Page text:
As a result, of being in this higher risk environment we have to think defensively and make sure to protect some of these incredible profits.
I live in the middle of the woods out in the country in Ohio; far enough out where there is no cable service, no gas, no piped-in water, no sewers, cell phones don't work, the grid provides reasonable power most of the time, and the one analog-POTs telephone line works if there is not too much water in the crick.
Many homeowners want security and protection in case the grid goes down, and battery backup systems are a great solution to bring this peace of mind.
In Part 1 we examined the energy bank, and the loads upon it. Next, we will explore some of the energy harvesting needs and capabilities.
Three months of experimental validation allowed us to refine the technique to the point we could pursue grant funding from the National Science Foundation (NSF) Small Business Innovation Research (SBIR) program and submit a provisional patent application.
Over the past few years we've seen a real interest from schools, commercial sites, and homeowners. Local and federal governments are also seeing the benefit in on-site energy generation.
The platform uses unique social media, gamification and other features to drive engagement, uses automatic rebate submissions, vendor marketplaces and other features to make taking action easy, and has functionality to cover the full breadth of utility engagement programs (web portals, out-bound messaging, field staff ops., reporting, etc.).
Unique, global risks—whether a disastrous tsunami, puzzling regulations or unpredictable foreign travel mishaps—are a formidable reality as the clean tech industry continues to expand. Awareness of these risks and working with partners that can offer proactive guidance and cost-effective risk transfer solutions can help ensure the industry's continued success.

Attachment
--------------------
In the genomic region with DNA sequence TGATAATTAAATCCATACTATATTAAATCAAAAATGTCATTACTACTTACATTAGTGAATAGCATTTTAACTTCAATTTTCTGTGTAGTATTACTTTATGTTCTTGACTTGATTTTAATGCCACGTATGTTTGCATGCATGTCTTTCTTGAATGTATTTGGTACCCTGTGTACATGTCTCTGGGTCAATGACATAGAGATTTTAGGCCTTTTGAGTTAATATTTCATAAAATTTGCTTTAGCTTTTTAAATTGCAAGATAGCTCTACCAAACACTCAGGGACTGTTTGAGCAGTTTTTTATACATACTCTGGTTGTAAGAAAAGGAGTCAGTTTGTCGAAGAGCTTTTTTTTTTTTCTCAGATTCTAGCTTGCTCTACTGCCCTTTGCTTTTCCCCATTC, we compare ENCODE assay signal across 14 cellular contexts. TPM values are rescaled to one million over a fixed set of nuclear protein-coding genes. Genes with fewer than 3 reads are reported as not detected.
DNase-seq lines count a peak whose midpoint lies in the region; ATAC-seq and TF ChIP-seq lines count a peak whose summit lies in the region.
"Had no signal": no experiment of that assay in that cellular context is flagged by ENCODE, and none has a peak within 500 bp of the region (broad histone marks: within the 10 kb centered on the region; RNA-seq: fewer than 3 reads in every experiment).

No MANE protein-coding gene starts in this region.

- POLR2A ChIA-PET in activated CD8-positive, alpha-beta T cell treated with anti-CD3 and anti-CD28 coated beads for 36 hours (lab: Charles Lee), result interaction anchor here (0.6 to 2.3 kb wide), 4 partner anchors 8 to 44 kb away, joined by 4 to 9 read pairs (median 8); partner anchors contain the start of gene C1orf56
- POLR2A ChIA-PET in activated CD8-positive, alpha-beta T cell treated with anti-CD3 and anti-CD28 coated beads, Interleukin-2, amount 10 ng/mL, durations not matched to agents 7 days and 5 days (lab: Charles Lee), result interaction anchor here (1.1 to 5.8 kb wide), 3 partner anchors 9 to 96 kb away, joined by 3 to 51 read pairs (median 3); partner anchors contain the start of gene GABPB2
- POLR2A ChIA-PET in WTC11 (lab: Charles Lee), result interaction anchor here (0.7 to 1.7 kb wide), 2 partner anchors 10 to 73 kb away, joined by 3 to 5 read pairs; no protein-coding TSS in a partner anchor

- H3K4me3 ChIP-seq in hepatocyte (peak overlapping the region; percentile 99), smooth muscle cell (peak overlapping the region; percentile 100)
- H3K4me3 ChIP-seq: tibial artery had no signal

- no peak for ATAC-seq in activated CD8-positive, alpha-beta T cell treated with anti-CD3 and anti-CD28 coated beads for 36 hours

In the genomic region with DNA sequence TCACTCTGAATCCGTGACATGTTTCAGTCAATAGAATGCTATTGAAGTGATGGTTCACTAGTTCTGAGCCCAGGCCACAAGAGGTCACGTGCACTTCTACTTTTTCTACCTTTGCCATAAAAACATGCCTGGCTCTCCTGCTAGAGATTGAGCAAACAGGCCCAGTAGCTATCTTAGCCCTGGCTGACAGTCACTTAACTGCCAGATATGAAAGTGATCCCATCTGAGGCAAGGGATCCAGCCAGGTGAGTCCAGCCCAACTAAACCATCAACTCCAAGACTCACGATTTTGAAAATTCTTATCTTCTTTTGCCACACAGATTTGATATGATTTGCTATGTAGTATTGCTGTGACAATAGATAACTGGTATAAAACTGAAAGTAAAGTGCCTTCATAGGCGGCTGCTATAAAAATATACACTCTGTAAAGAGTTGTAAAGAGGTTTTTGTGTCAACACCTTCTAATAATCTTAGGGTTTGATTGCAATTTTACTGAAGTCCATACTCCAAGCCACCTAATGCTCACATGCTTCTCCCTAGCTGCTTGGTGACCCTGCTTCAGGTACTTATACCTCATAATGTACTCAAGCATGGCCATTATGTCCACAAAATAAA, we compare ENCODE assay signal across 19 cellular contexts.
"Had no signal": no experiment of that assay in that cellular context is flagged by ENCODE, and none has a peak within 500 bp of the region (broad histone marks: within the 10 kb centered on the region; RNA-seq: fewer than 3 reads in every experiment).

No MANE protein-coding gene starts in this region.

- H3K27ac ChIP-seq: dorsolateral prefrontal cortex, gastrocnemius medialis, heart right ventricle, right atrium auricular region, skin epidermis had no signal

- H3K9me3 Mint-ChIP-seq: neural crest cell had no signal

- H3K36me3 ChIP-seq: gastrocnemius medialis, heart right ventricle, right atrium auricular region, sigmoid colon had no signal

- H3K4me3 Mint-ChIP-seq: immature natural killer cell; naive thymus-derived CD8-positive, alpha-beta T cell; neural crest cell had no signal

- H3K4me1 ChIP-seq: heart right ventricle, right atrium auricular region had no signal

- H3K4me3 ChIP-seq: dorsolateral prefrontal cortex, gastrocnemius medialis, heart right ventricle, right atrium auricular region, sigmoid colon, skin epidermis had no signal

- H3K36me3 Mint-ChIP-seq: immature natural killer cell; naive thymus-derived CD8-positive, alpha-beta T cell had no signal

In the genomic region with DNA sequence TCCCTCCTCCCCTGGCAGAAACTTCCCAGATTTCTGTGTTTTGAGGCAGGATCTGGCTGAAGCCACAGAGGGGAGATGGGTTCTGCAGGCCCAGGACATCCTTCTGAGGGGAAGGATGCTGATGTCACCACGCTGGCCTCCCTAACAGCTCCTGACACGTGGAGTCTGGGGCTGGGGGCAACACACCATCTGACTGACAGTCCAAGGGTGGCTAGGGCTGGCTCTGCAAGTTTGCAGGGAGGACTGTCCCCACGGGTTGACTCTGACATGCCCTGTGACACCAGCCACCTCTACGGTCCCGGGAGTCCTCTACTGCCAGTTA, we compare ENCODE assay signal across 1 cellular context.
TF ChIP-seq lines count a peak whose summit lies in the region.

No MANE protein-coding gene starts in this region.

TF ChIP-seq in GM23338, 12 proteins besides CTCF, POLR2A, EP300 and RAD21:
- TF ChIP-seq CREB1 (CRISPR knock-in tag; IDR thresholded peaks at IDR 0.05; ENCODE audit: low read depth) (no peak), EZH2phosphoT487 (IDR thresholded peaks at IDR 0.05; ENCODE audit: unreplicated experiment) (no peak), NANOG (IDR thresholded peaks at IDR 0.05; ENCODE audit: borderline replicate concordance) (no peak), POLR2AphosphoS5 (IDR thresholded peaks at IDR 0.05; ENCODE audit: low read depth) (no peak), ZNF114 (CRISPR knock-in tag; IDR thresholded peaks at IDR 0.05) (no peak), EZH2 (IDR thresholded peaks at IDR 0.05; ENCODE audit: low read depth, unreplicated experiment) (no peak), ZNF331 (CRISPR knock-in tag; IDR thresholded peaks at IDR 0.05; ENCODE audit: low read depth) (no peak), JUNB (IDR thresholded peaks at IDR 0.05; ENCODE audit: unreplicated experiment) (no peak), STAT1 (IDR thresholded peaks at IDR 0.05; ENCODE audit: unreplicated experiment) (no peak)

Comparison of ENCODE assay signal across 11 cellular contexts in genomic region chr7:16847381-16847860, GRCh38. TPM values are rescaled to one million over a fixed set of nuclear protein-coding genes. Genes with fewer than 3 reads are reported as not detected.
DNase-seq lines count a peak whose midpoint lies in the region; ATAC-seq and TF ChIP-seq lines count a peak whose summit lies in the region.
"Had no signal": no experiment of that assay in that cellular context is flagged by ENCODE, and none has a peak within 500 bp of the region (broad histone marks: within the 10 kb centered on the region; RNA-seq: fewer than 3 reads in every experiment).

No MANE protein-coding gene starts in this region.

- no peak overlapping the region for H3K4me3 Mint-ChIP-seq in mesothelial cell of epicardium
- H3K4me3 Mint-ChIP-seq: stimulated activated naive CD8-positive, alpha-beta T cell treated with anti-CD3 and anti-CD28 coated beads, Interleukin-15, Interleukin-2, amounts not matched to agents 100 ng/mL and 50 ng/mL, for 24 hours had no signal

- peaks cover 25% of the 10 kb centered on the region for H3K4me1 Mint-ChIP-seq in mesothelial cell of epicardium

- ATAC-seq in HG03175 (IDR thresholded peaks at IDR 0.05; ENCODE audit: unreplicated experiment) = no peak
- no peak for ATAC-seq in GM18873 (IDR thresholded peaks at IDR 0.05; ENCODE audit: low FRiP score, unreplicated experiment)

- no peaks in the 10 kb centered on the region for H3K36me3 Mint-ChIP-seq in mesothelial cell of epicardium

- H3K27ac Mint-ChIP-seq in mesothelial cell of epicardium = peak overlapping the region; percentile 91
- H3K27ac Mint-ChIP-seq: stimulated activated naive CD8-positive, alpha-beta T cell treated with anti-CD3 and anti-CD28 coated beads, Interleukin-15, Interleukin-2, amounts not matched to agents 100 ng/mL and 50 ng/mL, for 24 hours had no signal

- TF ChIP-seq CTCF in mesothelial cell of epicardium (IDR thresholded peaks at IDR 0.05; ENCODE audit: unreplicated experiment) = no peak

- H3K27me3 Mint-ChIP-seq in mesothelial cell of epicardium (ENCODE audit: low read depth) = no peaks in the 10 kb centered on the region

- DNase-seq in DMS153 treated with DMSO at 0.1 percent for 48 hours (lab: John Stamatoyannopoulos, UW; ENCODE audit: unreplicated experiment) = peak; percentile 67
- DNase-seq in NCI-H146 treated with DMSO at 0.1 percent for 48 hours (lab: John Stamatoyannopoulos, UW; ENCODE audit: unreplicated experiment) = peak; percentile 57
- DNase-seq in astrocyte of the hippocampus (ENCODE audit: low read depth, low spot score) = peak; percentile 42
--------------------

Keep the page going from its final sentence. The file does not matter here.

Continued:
Wind-farm construction in the U.S. nearly ground to a halt after ending in a frenzy late last year. But the pace of turbine installation is set to pick up substantially later this year, largely thanks to the recently enacted extension of the federal production tax credit, say utility and wind-sector experts. Frank Maisano, an energy specialist at Bracewell & Giuliani, a law firm in Washington, D.C., with renewable-energy clients, says that, with so much uncertainty about extending the credit beyond 2012, many developers rushed to finish projects by year-end. The American Wind Energy Association says wind-turbine contractors brought on line a record 13,124 MW of wind capacity in 2012, including 8,380 MW in the last three months. Tim Maag, vice president and general manager at Mortenson Construction, saw a big drop-off in wind-farm work for the first half of 2013. "Due to the fact that the extension took so long to get passed, most of our customers had put their construction plans on hold, which was expected," he says, adding that work in the third and fourth quarters will be "very robust." Says Maag, "We have responded to numerous RFPs and pricing requests since the beginning of the year." The tax-credit extension approved by Congress and signed by President Obama in January as part of the "fiscal cliff" compromise provides a $22/MWH tax credit for the first 10 years of a wind farm's operation. For the first time, the latest extension applies to all projects under construction by Dec. 31, 2013, even if they are not completed until next year. Under the previous tax credit, a wind farm had to be completed and operational by the end of 2012 to qualify.
Among the many roadblocks that have prevented offshore wind farms from proliferating off the Atlantic coast is how to get the electricity generated from the Outer Continental Shelf to the mainland. A transmission “backbone” that would run under the ocean floor parallel to the coast is being proposed as a solution to that problem. The Atlantic Wind Connection, which counts Google Inc. among its corporate sponsors, seeks to connect up to 7,000 megawatts of offshore wind power to locations on land between northern New Jersey and southern Virginia. The backbone transmission line would allow many individual wind turbines to connect to it and then deliver that electricity to land through a handful of connections. The alternative would be aboveground individual lines from one or a handful of wind turbines, lines that typically operate at a lower capacity and present more environmental challenges. Earlier this year, Atlantic Wind Connection announced that the first phase of the project would be constructed off the New Jersey coast because of the state’s commitment to developing the industry, not to mention the electricity potential off the state’s southern shores.